Post-mortem Photography - History.. this information came from
I know that this is not something that we would normaly do but out of all the websites that I seen and have read about Post-mortem this was one of the far better ones. I havew just cut and pasted but I want you all to know where it has come from .
Post-mortem photography is often difficult for modern-day audiences to understand. Why would anyone want a photograph memorializing their loved one while he or she is propped up on chair or lying on their deathbed?
Like many other historical artifacts, understanding post-mortem photography requires an understanding of the surrounding culture, context and era. During the Victorian era, photography was on the rise thanks to the invention of the daguerreotype in 1839. This made portraiture more accessible. For the middle class who were often not able to afford a painted family portrait, the cheaper and quicker method of the daguerreotype suddenly made memorializing loved ones an attainable reality.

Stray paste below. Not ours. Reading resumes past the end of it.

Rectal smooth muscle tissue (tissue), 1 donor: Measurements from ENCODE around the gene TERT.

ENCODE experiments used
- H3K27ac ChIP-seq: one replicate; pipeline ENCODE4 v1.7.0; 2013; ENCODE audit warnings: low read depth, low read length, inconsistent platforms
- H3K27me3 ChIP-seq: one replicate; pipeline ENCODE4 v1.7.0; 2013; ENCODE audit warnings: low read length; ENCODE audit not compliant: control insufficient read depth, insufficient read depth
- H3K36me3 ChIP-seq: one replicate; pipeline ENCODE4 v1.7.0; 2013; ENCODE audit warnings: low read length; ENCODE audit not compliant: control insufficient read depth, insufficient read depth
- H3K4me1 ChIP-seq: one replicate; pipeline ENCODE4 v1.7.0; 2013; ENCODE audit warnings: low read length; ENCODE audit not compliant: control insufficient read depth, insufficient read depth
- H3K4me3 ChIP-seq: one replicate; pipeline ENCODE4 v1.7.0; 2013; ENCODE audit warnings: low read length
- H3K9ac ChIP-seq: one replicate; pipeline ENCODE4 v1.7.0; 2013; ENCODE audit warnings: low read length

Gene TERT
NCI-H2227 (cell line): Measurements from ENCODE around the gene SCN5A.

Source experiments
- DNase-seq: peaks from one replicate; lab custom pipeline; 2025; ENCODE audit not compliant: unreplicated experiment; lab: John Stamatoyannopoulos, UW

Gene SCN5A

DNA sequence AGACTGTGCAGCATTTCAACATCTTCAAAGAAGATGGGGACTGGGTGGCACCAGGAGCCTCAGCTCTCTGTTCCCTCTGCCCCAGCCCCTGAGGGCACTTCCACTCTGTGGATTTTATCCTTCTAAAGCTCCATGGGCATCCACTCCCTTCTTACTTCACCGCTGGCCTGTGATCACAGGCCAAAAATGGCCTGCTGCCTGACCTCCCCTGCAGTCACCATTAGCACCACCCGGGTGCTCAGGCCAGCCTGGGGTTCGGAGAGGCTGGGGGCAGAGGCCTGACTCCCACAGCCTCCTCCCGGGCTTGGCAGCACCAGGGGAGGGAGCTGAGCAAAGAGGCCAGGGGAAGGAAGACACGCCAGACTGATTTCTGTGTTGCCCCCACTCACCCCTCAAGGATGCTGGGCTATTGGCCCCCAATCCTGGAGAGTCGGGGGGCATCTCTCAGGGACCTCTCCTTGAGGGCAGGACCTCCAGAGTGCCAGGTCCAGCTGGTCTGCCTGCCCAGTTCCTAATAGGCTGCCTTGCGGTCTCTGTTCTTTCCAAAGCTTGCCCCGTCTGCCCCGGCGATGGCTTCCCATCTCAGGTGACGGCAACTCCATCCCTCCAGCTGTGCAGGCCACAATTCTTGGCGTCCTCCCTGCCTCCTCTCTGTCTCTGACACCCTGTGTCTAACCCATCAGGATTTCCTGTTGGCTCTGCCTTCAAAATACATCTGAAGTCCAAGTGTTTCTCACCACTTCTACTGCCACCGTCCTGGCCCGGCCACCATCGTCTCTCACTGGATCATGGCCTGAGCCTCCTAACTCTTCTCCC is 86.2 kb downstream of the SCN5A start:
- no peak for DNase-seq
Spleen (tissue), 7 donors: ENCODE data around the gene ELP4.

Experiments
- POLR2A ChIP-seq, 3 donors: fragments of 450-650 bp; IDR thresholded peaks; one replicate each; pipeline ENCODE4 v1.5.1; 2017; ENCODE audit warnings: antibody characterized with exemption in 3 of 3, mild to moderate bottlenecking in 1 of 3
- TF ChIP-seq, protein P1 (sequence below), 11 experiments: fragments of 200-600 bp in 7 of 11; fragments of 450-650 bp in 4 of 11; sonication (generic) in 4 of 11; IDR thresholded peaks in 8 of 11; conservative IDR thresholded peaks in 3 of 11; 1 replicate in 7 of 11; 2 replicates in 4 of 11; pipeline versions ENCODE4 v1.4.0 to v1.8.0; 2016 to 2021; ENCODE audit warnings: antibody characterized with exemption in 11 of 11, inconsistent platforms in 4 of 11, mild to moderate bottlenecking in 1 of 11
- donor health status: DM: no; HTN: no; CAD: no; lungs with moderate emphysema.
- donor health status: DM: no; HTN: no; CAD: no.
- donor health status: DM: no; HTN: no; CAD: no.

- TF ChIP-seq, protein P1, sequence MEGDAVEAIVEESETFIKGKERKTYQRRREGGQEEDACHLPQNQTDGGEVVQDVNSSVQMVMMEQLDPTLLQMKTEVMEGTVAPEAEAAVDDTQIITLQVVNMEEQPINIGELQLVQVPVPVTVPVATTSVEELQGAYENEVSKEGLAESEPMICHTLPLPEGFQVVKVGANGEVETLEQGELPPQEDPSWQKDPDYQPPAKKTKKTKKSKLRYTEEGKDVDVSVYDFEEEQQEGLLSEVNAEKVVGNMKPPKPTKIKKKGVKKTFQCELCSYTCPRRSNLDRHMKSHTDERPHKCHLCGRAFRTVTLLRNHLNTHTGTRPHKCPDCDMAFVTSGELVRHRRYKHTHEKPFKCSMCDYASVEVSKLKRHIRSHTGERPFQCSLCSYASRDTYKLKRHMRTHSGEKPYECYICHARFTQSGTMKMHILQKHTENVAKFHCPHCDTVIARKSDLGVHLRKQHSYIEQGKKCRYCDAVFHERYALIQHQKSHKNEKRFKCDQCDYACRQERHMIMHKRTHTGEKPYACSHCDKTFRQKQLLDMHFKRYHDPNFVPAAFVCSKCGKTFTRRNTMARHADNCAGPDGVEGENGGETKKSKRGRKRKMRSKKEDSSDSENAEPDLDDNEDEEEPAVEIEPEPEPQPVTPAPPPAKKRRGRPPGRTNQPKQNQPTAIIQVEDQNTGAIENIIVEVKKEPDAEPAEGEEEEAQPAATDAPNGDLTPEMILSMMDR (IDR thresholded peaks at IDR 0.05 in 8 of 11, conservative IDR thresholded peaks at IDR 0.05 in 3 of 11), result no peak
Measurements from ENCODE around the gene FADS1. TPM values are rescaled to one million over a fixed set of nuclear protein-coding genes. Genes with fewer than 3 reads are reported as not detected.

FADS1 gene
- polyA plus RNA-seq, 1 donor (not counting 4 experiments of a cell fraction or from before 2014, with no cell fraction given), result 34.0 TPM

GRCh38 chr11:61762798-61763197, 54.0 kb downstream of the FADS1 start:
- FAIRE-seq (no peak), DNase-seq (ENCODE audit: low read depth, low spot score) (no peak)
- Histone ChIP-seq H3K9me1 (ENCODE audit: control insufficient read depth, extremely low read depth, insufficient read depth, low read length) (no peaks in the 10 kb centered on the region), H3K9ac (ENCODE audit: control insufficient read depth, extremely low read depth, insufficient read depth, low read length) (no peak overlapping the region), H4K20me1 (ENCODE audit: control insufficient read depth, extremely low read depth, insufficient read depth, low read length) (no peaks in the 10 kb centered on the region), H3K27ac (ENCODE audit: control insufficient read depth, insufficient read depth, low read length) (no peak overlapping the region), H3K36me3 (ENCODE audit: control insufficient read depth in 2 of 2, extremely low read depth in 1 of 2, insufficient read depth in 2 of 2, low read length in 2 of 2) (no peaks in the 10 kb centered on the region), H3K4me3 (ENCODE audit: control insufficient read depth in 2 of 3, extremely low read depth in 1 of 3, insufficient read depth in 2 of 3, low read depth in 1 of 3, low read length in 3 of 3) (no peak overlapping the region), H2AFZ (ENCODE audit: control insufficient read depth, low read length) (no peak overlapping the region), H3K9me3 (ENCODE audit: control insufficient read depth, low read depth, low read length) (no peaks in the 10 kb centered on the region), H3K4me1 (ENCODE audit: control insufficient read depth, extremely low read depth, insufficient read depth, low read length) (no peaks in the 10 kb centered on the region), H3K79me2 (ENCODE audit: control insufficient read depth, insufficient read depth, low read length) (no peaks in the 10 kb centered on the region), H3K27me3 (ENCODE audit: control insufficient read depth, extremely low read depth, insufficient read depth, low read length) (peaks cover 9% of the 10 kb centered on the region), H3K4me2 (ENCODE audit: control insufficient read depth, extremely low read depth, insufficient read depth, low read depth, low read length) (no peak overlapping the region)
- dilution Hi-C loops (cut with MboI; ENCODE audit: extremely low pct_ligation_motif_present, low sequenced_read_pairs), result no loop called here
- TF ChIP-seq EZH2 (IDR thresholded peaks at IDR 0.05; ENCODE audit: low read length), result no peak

Anyone with a Facebook account knows how commonplace childhood and family photos are today. Most phones come equipped with a high-definition camera. Parents create online galleries and websites devoted exclusively to the regular growth and activities of their children. Imagine a time when families didn't own a single photo or painting of their loved one. The childhood mortality rate of the Victorian era was particluarly high. For many of these grieving families, a post-mortem photograph may have been the only image of their child they owned.
Also, travel was more difficult for mourners, so the photographs allowed distant family members to see their passed loved ones in the event they were unable to attend the funeral.
When one considers the culture surrounding these photos it provides a context for better understanding post-mortem photography and its place in history.